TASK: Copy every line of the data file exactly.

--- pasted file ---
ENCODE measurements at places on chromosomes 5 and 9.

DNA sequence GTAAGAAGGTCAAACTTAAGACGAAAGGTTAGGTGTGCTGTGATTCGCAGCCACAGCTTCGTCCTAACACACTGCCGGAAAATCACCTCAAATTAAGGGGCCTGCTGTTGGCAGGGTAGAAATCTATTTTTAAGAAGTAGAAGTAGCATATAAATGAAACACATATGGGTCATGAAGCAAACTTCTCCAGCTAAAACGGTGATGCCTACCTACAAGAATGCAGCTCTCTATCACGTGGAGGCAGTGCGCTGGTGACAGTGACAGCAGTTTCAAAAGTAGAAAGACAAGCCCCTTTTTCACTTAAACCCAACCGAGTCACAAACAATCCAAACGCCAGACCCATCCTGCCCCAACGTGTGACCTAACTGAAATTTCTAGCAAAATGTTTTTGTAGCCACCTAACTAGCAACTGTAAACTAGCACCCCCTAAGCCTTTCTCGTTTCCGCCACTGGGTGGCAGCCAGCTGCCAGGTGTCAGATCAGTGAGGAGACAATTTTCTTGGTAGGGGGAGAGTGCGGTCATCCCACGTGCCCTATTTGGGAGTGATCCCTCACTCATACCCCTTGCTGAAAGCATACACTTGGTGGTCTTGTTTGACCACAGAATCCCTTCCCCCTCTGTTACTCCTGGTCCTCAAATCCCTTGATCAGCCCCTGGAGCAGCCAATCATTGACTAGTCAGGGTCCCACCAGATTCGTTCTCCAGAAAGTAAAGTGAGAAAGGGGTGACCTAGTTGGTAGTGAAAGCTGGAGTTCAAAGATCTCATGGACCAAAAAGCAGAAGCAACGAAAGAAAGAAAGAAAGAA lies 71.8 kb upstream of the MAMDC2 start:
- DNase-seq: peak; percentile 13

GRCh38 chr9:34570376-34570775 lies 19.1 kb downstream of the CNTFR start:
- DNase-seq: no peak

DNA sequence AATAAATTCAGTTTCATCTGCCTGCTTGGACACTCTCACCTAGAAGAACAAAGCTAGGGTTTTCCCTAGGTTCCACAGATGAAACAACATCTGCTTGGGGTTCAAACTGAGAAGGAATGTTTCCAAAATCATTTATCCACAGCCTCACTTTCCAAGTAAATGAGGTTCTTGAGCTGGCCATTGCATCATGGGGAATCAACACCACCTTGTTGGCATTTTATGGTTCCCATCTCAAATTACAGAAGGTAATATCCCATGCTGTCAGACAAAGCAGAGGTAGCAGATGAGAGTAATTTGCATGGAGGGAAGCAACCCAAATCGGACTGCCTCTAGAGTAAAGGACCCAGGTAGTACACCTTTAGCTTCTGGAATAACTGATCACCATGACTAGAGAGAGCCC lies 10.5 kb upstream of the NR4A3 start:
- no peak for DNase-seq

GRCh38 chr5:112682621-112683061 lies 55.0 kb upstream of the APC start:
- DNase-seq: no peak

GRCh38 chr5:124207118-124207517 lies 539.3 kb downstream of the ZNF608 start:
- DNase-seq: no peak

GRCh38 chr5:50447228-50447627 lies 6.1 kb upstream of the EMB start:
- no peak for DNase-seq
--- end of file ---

ENCODE measurements at places on chromosomes 5 and 9.

DNA sequence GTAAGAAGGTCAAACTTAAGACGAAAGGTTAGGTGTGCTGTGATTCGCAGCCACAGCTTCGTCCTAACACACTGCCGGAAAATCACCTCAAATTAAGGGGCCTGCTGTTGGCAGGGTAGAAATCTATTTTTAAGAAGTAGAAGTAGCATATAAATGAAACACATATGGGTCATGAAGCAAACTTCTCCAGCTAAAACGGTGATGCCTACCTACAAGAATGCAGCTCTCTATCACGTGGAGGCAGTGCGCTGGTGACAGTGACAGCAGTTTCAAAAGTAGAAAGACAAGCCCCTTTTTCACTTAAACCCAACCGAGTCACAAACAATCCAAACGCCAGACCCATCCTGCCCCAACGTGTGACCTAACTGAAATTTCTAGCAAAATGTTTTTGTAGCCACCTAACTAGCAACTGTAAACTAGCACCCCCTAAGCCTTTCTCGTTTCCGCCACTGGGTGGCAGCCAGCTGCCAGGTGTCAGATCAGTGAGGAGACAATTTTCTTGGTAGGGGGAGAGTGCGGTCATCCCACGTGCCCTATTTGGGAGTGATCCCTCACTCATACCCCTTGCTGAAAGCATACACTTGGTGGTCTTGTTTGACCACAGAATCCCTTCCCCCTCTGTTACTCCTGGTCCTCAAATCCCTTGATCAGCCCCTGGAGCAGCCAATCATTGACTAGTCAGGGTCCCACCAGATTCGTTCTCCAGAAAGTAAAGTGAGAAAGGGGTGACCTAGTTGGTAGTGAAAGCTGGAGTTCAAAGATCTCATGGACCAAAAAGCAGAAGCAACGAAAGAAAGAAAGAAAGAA lies 71.8 kb upstream of the MAMDC2 start:
- DNase-seq: peak; percentile 13

GRCh38 chr9:34570376-34570775 lies 19.1 kb downstream of the CNTFR start:
- DNase-seq: no peak

DNA sequence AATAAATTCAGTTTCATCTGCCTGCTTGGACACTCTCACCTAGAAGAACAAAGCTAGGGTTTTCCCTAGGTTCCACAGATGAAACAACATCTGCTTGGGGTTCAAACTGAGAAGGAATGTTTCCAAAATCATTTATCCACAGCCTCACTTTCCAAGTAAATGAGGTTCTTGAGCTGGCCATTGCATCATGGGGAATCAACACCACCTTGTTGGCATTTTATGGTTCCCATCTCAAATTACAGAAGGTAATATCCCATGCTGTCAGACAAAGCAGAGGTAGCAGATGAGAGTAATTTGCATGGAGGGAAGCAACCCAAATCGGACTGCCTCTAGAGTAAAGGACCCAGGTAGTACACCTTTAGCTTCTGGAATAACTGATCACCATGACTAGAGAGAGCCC lies 10.5 kb upstream of the NR4A3 start:
- no peak for DNase-seq

GRCh38 chr5:112682621-112683061 lies 55.0 kb upstream of the APC start:
- DNase-seq: no peak

GRCh38 chr5:124207118-124207517 lies 539.3 kb downstream of the ZNF608 start:
- DNase-seq: no peak

GRCh38 chr5:50447228-50447627 lies 6.1 kb upstream of the EMB start:
- no peak for DNase-seq